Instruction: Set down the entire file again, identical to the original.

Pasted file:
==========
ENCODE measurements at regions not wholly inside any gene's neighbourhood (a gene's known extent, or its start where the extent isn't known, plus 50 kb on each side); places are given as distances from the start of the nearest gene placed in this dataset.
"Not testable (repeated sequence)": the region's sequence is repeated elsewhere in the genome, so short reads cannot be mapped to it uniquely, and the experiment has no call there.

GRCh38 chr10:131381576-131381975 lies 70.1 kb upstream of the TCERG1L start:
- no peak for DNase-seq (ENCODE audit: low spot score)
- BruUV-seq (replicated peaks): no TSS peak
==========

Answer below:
ENCODE measurements at regions not wholly inside any gene's neighbourhood (a gene's known extent, or its start where the extent isn't known, plus 50 kb on each side); places are given as distances from the start of the nearest gene placed in this dataset.
"Not testable (repeated sequence)": the region's sequence is repeated elsewhere in the genome, so short reads cannot be mapped to it uniquely, and the experiment has no call there.

GRCh38 chr10:131381576-131381975 lies 70.1 kb upstream of the TCERG1L start:
- no peak for DNase-seq (ENCODE audit: low spot score)
- BruUV-seq (replicated peaks): no TSS peak